As you travel west on the Trans-Siberian railway from Ulan Ude the train runs down the bank of the Selenge, a river that feeds water from the heart of Mongolia into Lake Baikal. Mountains rise to the south, thrown up by the same tectonic plate movements that split the earth, giving rise to Lake Baikal.
And then all of a sudden you see a great expanse of grey water opening before you. In summer it can be blue, but for us, travelling in November, the lake and sky met in the middle distance in a haze of grey, almost concealing the cliffs on the far side. To the north east the lake carries on to the horizon and beyond for over 600 kilometers.
We left the main railway, changing to travel around the lakes edge on a small train following the original route of the Trans-Siberian. We change station at Sludyanka, near to wood processing factories that used to spew untreated waste into the lake. Later we were to learn from a journalist in Irkutsk that there is pressure to re-open the factories. The factories were originally shut down after a successful environmental campaign a few years ago, but it looks like this was a case of winning a battle, not a war.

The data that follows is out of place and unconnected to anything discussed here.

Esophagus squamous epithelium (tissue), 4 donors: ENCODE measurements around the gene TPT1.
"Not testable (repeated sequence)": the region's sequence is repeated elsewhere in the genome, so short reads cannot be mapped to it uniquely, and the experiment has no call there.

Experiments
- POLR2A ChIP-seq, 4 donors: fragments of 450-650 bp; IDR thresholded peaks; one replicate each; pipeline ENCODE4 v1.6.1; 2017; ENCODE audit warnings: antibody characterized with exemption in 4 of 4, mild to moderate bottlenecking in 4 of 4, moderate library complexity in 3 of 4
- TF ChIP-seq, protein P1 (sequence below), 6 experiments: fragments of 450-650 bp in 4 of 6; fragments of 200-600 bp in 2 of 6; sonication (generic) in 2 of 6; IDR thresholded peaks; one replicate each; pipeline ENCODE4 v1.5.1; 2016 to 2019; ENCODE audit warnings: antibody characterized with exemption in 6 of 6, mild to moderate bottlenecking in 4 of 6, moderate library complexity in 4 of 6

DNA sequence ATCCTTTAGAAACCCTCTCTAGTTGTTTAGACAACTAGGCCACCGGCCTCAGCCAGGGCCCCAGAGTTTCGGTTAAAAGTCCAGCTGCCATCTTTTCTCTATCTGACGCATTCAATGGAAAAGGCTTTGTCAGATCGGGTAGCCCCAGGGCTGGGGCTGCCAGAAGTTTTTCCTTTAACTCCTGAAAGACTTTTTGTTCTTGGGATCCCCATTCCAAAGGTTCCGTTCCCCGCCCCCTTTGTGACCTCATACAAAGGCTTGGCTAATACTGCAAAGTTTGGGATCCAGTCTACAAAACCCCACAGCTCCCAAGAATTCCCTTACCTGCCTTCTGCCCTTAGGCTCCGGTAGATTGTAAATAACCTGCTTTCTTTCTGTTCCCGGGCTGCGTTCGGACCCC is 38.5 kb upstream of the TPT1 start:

The next day we crossed the River Angara, the only river leaving a lake that receives water from over 300 tributaries. The Angara is so huge that it draws water from the depths of the lake and never freezes, even when the temperature is minus 40 and the lake itself is covered in clear ice two meters thick.
This also makes the Angara the only open water in Siberia during the winter and so it acts as home an overwintering wildfowl population – the only such population in Siberia.
Once across the river we visit a scientific institute devoted to the study of the lake. The staff here co-wrote a recent report in Bioscience outlining the risks climate change brings to Baikal.
We’re shown around the museum and aquarium before our meeting. Our guide fires facts and statistics at us as she shows us the exhibits.
Lake Baikal is the world’s largest, oldest, and most biotically diverse lake. It’s surface area is larger than Denmark, and because it reaches oceanic depths of up to 1640 m, it contains 20% of the worlds fresh-water, more than that of the American great lakes combined.
The extreme cold results in the water containing high concentrations of oxygen. This means there is sufficient oxygen at the bottom of the deepest parts of the lake for bottom dwelling fish – typically species of goby – and many invertebrates. In comparison lake Tanganika, a lake of comparable size and depth, is anoxic below 200m, with toxic levels of hydrogen sulphide.
We were told that if local people disappear the police don’t bother looking for their bodies in Baikal because they will be picked clean in three days by this vigorous benthic community, “leaving just polished bones.”
UNESCO declared Lake Baikal a World Heritage site in 1996 because of its biodiversity and endemism. The lake is approximately 25 million years old and this and its size has given space and time for a great many endemic species to evolve. The most famous of these is the Baikal seal but there are thousands of other endemic animals and plants.